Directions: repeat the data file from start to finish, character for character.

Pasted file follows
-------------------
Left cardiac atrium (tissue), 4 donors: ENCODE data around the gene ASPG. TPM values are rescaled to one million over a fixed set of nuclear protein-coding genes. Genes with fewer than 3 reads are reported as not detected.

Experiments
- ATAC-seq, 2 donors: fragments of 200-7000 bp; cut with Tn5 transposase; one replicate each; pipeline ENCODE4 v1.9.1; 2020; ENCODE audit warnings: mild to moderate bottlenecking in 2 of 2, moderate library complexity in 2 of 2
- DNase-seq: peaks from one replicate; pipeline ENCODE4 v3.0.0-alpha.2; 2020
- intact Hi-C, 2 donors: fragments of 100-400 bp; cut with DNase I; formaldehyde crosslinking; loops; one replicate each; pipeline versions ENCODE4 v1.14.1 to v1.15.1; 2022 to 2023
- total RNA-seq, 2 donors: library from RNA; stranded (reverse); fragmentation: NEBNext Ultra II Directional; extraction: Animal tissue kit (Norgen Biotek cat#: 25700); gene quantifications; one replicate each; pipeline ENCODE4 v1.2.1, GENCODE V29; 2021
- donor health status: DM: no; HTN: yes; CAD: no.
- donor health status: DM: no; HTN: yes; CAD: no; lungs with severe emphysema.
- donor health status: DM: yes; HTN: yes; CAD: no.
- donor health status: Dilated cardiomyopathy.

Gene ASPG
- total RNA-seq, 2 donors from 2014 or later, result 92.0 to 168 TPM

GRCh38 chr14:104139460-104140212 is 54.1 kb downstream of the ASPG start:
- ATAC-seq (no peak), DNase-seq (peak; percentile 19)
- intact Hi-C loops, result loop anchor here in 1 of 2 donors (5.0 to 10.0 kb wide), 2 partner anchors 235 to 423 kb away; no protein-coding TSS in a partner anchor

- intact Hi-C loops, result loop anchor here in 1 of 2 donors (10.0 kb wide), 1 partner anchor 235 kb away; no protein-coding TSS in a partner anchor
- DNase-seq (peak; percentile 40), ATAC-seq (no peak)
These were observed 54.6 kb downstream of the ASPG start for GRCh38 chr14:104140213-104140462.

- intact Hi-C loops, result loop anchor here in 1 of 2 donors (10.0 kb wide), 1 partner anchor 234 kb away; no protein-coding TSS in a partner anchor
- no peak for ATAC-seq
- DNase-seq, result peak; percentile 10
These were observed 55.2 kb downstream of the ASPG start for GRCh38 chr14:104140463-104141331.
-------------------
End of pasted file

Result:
Left cardiac atrium (tissue), 4 donors: ENCODE data around the gene ASPG. TPM values are rescaled to one million over a fixed set of nuclear protein-coding genes. Genes with fewer than 3 reads are reported as not detected.

Experiments
- ATAC-seq, 2 donors: fragments of 200-7000 bp; cut with Tn5 transposase; one replicate each; pipeline ENCODE4 v1.9.1; 2020; ENCODE audit warnings: mild to moderate bottlenecking in 2 of 2, moderate library complexity in 2 of 2
- DNase-seq: peaks from one replicate; pipeline ENCODE4 v3.0.0-alpha.2; 2020
- intact Hi-C, 2 donors: fragments of 100-400 bp; cut with DNase I; formaldehyde crosslinking; loops; one replicate each; pipeline versions ENCODE4 v1.14.1 to v1.15.1; 2022 to 2023
- total RNA-seq, 2 donors: library from RNA; stranded (reverse); fragmentation: NEBNext Ultra II Directional; extraction: Animal tissue kit (Norgen Biotek cat#: 25700); gene quantifications; one replicate each; pipeline ENCODE4 v1.2.1, GENCODE V29; 2021
- donor health status: DM: no; HTN: yes; CAD: no.
- donor health status: DM: no; HTN: yes; CAD: no; lungs with severe emphysema.
- donor health status: DM: yes; HTN: yes; CAD: no.
- donor health status: Dilated cardiomyopathy.

Gene ASPG
- total RNA-seq, 2 donors from 2014 or later, result 92.0 to 168 TPM

GRCh38 chr14:104139460-104140212 is 54.1 kb downstream of the ASPG start:
- ATAC-seq (no peak), DNase-seq (peak; percentile 19)
- intact Hi-C loops, result loop anchor here in 1 of 2 donors (5.0 to 10.0 kb wide), 2 partner anchors 235 to 423 kb away; no protein-coding TSS in a partner anchor

- intact Hi-C loops, result loop anchor here in 1 of 2 donors (10.0 kb wide), 1 partner anchor 235 kb away; no protein-coding TSS in a partner anchor
- DNase-seq (peak; percentile 40), ATAC-seq (no peak)
These were observed 54.6 kb downstream of the ASPG start for GRCh38 chr14:104140213-104140462.

- intact Hi-C loops, result loop anchor here in 1 of 2 donors (10.0 kb wide), 1 partner anchor 234 kb away; no protein-coding TSS in a partner anchor
- no peak for ATAC-seq
- DNase-seq, result peak; percentile 10
These were observed 55.2 kb downstream of the ASPG start for GRCh38 chr14:104140463-104141331.